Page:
Russ Walsh, an expert on literacy who blogs regularly, here reviews Paul Thomas’s excellent new book Beware the Roadbuilders. I have often posted pieces by Paul Thomas, who is passionate about social and economic justice and literature. He often deftly weaves literature into his social critiques.

Paul Thomas was a high school teacher in South Carolina before he became a teacher educator at Furman University. He not only knows his subject, he knows young people, and he knows teaching. But more than that, he has a social conscience that shines through everything he writes.

Russ Walsh reads Thomas’s book with admiration. He writes:

I have often told my students that informational literature attempts to present what is factually true, but fiction attempts to shine a light on universal truth. In Beware the Roadbuilders: Literature as Resistance, P. L. Thomas invites us to look over his shoulder as he reads personally, feelingly and critically into literature, both canonical and contemporary, in an effort to illuminate the truth beneath issues of equity, social justice and public education. Thomas, a former high school English teacher and current associate professor of education at Furman University in South Carolina, also blogs at the becoming radical. If you are not familiar with his work on the blog I recommend you join me as a regular reader.

The “roadbuilders” of Thomas’ title are the education reformers, those plutocrats, pundits and politicians who have seized on urban education as the “civil rights issue of our time” and who, like the colonizing Europeans in Africa a century ago, seek to impose their own definitions of success and progress on the people and institutions they seek to reform. Thomas points to the current rage for “no excuses” charter schools as a prime example of the “roadbuilder” model. In “no excuses” schools students are subjected to a military like structure, rigid classroom rules and demeaning discipline practices in the name of getting “college and career ready.” For these reformers, Thomas says,”education is a tool of the elite to train the masses to conform to a world that maintains the current status quo.”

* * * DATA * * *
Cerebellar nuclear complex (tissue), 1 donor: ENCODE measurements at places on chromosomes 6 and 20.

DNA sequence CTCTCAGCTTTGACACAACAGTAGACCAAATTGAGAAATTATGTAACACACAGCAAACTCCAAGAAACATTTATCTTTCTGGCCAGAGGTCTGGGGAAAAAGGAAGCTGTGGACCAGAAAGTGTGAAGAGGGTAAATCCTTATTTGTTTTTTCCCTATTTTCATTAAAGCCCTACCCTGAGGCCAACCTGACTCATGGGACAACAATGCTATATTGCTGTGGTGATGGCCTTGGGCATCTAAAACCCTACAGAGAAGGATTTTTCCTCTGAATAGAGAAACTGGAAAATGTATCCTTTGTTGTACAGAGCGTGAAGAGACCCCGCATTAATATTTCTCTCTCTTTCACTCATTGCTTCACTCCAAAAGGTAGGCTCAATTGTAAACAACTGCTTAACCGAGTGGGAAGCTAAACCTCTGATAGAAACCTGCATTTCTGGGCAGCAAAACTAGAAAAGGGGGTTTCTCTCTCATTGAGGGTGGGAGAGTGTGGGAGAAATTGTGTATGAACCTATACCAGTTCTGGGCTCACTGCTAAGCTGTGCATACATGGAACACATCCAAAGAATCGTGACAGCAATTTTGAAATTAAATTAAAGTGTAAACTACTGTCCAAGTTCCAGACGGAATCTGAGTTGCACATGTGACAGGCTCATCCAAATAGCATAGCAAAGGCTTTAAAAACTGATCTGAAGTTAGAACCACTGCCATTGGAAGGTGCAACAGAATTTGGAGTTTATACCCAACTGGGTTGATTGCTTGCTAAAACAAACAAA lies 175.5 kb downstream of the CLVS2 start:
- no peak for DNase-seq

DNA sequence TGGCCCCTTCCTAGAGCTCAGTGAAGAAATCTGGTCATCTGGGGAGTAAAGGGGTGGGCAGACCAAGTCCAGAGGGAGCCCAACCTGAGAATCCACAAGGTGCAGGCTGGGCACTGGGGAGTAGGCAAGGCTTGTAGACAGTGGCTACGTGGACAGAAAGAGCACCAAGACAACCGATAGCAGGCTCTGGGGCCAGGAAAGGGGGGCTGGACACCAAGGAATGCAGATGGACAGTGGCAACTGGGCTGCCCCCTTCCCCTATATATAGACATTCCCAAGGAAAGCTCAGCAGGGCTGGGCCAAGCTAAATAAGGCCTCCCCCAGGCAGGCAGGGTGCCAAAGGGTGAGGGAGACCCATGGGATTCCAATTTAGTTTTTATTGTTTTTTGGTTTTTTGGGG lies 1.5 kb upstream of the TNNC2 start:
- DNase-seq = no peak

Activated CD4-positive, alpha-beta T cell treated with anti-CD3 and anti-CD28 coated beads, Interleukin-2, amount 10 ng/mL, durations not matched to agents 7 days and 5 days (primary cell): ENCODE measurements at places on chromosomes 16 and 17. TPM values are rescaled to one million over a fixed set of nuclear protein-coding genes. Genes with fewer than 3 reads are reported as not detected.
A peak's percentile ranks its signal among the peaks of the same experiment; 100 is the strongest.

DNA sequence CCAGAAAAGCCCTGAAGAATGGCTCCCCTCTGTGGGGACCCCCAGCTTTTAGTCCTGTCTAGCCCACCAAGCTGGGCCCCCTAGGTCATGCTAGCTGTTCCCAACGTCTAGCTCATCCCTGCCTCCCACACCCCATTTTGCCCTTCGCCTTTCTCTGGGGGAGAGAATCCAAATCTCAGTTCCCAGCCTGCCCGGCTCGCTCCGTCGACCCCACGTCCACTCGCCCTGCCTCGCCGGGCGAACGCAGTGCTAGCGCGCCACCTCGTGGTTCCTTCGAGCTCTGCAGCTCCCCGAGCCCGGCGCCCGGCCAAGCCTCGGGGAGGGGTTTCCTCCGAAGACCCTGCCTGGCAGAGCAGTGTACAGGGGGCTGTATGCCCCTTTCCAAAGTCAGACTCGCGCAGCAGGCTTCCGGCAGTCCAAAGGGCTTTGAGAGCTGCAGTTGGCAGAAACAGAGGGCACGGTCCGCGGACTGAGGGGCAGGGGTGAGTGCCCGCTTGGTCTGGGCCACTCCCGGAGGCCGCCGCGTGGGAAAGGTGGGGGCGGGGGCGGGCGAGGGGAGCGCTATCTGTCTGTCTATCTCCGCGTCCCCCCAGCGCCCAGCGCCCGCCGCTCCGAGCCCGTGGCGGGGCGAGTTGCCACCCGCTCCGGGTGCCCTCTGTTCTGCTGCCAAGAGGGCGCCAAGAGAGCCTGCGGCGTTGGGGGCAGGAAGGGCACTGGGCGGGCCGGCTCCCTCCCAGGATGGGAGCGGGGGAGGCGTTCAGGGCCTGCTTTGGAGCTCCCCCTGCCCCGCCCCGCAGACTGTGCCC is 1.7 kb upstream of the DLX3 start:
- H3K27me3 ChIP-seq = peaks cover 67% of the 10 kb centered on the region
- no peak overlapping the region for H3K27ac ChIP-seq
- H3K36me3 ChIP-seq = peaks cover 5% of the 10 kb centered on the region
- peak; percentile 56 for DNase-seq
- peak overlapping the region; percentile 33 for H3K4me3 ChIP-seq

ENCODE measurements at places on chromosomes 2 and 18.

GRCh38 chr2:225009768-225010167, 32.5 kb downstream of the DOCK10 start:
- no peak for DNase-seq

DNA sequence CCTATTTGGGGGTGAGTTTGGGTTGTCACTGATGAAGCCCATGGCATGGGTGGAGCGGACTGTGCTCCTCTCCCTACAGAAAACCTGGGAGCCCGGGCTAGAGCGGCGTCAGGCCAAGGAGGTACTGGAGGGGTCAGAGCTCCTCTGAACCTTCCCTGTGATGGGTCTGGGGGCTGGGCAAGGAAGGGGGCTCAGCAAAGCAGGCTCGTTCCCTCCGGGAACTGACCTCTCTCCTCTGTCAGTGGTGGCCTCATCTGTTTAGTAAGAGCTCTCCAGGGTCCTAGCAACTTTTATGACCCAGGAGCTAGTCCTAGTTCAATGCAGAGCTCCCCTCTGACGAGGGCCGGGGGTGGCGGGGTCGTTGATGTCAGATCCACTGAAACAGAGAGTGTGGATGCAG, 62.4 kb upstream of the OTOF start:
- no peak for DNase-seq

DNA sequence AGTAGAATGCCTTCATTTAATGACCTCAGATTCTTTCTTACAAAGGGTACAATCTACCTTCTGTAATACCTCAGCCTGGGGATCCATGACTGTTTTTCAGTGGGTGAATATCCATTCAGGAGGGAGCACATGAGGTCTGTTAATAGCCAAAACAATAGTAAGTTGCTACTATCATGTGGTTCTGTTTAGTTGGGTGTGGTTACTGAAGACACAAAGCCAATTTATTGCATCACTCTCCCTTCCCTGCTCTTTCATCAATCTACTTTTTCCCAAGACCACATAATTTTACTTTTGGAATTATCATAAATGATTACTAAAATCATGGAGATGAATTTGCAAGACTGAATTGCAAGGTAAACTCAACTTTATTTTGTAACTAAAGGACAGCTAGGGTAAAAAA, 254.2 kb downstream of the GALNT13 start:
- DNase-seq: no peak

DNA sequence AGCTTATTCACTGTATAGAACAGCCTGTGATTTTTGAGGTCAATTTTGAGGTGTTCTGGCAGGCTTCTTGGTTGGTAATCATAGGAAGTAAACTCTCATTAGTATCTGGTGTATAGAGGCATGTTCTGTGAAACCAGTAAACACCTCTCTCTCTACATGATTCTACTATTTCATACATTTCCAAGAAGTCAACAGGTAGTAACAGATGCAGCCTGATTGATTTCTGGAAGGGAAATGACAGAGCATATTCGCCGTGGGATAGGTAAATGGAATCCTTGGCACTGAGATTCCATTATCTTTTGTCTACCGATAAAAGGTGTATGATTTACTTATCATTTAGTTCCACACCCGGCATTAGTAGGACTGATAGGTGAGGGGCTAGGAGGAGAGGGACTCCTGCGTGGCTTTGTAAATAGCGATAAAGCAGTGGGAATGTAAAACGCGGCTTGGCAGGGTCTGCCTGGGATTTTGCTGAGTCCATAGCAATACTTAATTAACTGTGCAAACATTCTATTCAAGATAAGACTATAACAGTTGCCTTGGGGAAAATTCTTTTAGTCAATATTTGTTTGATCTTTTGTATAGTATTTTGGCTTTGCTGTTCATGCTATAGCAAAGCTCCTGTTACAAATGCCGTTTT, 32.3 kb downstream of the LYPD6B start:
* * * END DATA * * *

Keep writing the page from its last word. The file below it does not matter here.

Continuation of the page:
But I don’t want to give the impression that Beware the Roadbuilders is just another anti-education reform polemic, because it is much richer and much more interesting than that. This is a book for people who love books, who love reading and who love finding connections in literature that help us better understand our world. The book took me back to a reconsideration of some of my favorite authors from the past like James Baldwin, Kurt Vonnegut, Ray Bradbury, Barbara Kingsolver, Isaac Asimov and Adrienne Rich, but also exposed me to authors I had not previously read like Geoffrey Eugenides and George Saunders.

Thomas also includes examples of literature that I have studiously avoided. It is a credit to Thomas’ skills as a writer and an enthusiastic reader that he has piqued my interest in previously shunned (by me) works like zombie literature and super-hero fiction.

Who are the “roadbuilders” and why should we beware of them? Thomas tells the story of a village in Africa that is visited by a delegation of men who propose to build a road. The road builders tell the villagers of all the wonderful benefits that will come from improved transportation and commerce. To make a fascinating story short, the road cuts through the village, demolishing the community and the lives of the trusting villagers.

There are universal truths aplenty in Paul’s book, and Russ has done a wonderful job in reviewing it.